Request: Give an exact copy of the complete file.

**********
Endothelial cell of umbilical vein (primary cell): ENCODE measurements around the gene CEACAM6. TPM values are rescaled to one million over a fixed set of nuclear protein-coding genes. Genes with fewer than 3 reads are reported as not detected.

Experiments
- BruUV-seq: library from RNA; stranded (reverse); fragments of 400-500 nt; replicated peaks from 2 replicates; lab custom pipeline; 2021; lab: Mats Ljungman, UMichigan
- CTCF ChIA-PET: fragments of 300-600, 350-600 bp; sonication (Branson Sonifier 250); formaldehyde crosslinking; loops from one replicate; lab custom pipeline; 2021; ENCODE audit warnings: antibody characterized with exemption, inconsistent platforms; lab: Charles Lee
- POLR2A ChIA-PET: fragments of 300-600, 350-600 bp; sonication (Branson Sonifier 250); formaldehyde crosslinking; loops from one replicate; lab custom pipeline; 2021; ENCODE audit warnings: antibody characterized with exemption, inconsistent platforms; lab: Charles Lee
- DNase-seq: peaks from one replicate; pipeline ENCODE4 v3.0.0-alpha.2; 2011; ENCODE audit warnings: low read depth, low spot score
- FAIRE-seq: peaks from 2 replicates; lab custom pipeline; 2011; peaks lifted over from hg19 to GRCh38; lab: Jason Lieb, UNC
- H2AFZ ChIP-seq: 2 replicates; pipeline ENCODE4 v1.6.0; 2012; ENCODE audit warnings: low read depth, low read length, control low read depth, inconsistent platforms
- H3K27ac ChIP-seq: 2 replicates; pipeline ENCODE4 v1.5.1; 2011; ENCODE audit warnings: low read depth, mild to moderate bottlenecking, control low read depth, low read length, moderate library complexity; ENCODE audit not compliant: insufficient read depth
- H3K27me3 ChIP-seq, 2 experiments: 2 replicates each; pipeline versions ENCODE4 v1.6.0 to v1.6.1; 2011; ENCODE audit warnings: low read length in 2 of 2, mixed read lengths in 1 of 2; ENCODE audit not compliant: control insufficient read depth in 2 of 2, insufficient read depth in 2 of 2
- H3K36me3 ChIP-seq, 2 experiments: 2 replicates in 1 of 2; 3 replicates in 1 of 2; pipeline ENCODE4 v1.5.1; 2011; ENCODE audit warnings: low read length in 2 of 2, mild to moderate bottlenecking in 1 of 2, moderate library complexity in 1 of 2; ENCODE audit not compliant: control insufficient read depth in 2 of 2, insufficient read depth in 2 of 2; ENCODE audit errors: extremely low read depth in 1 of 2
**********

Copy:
Endothelial cell of umbilical vein (primary cell): ENCODE measurements around the gene CEACAM6. TPM values are rescaled to one million over a fixed set of nuclear protein-coding genes. Genes with fewer than 3 reads are reported as not detected.

Experiments
- BruUV-seq: library from RNA; stranded (reverse); fragments of 400-500 nt; replicated peaks from 2 replicates; lab custom pipeline; 2021; lab: Mats Ljungman, UMichigan
- CTCF ChIA-PET: fragments of 300-600, 350-600 bp; sonication (Branson Sonifier 250); formaldehyde crosslinking; loops from one replicate; lab custom pipeline; 2021; ENCODE audit warnings: antibody characterized with exemption, inconsistent platforms; lab: Charles Lee
- POLR2A ChIA-PET: fragments of 300-600, 350-600 bp; sonication (Branson Sonifier 250); formaldehyde crosslinking; loops from one replicate; lab custom pipeline; 2021; ENCODE audit warnings: antibody characterized with exemption, inconsistent platforms; lab: Charles Lee
- DNase-seq: peaks from one replicate; pipeline ENCODE4 v3.0.0-alpha.2; 2011; ENCODE audit warnings: low read depth, low spot score
- FAIRE-seq: peaks from 2 replicates; lab custom pipeline; 2011; peaks lifted over from hg19 to GRCh38; lab: Jason Lieb, UNC
- H2AFZ ChIP-seq: 2 replicates; pipeline ENCODE4 v1.6.0; 2012; ENCODE audit warnings: low read depth, low read length, control low read depth, inconsistent platforms
- H3K27ac ChIP-seq: 2 replicates; pipeline ENCODE4 v1.5.1; 2011; ENCODE audit warnings: low read depth, mild to moderate bottlenecking, control low read depth, low read length, moderate library complexity; ENCODE audit not compliant: insufficient read depth
- H3K27me3 ChIP-seq, 2 experiments: 2 replicates each; pipeline versions ENCODE4 v1.6.0 to v1.6.1; 2011; ENCODE audit warnings: low read length in 2 of 2, mixed read lengths in 1 of 2; ENCODE audit not compliant: control insufficient read depth in 2 of 2, insufficient read depth in 2 of 2
- H3K36me3 ChIP-seq, 2 experiments: 2 replicates in 1 of 2; 3 replicates in 1 of 2; pipeline ENCODE4 v1.5.1; 2011; ENCODE audit warnings: low read length in 2 of 2, mild to moderate bottlenecking in 1 of 2, moderate library complexity in 1 of 2; ENCODE audit not compliant: control insufficient read depth in 2 of 2, insufficient read depth in 2 of 2; ENCODE audit errors: extremely low read depth in 1 of 2